Cards on the table time. I’m a senate supporter. It seems there’s not many of those in Canada these days, but I’m one of them. I feel the senate performs a vital function in our House of Commons, and does so specifically because it is an unelected body with lifetime appointments. I feel there are probably tweaks that could be made in the appointment process, and possibly to the rather arbitrary arrangement of seats per province, but aside from that I feel that if we lost the senate, or even significantly changed it, it would significantly harm our Canadian ideals of both “order” and “good governance” that our motto ascribes to us.
So I was quite happy when the Supreme Court shut down Mr. Harper’s proposals to be able to unilaterally change the make-up of our senate, or worse, abolish it completely. I’m equally happy that he’s claimed there will be no referendum on the issue to continue this debate, although what his word is worth is doubtful. But I’m just angry that so much time and money has been wasted on this garbage over the last eight years while in the mean time really useful and needed information, like a report on the skills gap in Canada, is being shelved due to a lack of funding being available for Statistics Canada (check out the International News Desk for more information on this, if you’re interested.)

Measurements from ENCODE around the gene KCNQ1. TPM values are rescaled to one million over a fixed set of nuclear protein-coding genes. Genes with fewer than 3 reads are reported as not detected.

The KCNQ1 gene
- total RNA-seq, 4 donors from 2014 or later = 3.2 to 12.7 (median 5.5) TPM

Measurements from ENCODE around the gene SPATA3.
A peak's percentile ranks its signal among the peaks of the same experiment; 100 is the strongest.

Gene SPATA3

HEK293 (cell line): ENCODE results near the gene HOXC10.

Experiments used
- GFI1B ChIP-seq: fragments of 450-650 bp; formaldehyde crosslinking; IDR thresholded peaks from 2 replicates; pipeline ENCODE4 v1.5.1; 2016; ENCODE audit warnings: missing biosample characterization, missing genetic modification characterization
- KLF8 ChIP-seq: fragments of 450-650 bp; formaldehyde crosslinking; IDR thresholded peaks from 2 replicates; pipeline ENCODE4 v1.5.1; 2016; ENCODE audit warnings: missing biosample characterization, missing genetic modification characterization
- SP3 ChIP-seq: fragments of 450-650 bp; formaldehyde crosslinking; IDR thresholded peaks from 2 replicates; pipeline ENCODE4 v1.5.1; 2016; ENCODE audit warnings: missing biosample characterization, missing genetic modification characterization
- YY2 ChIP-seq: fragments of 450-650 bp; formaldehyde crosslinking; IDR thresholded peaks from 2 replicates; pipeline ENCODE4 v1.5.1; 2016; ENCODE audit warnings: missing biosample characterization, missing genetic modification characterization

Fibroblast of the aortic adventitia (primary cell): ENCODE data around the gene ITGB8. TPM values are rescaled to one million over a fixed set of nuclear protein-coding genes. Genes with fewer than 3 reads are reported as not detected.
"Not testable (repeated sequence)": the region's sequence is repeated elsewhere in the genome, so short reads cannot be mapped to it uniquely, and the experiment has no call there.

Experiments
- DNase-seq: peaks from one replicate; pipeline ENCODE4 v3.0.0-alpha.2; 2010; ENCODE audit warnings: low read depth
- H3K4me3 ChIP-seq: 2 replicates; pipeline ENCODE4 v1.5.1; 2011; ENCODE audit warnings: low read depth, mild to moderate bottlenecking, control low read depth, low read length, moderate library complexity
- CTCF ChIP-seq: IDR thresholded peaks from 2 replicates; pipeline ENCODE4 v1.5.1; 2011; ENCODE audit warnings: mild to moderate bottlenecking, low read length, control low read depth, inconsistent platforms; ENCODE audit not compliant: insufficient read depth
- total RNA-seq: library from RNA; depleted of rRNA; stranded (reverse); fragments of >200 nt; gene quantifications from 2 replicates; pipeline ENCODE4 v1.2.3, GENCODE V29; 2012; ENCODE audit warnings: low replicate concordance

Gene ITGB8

I’m not a supporter of Mr. Harper’s brand of conservatism. Nor have I been ever since his first day in office back in 2006, when he announced that Mr. Michael Fortier, a man who has been soundly rejected each and every time he came up for a public election, would be his first appointment to the Senate, mere weeks after he had stated that he would not appoint anybody unelected as a senator. Being so brazenly cavalier with his word made me instantly dislike the man, and his subsequent actions to subverting our democratic institutions since have not improved that impression one bit. But that said, I will admit that he does get some things right. Most notably this happens when those things have nothing to do with policy within Canada, such as our reaction to the actions in the Ukraine. In this, I agree with Hazel Anaka, who this week has a follow-up article on the issue that is certainly worth a read.
Also worth a read in this issue is Wanda Waterman’s “In Conversation”. This is part three of her interview with poet Patrick Woodcock, and in it he tells a story about his time in Iraq and some of the dangers there. If you haven’t been reading this series already, this is a great installment to start with and gives you some feel as to how extremes can really affect a person and their work.
In our Meeting the Minds article this week, we talk to Dr. Laurie Milne of AU’s anthropology department, including her opinions on e-texts, online exams, and Finn the Farting Pug. Although to be honest, we don’t talk a lot about Finn. Once you have the name, what else is there that can be said, after all.
Before I let you go, I’d also like to take a moment to point out that we have, at long last, a new AUSU update. I point this out because by now I’m sure most people simply skip it, and there’s some good information in the new version they’ve sent up, so it’d be a loss if you did. That, plus our usual cavalcade of tips, advice, and thought-provoking articles should hopefully keep you busy until next week. Until then!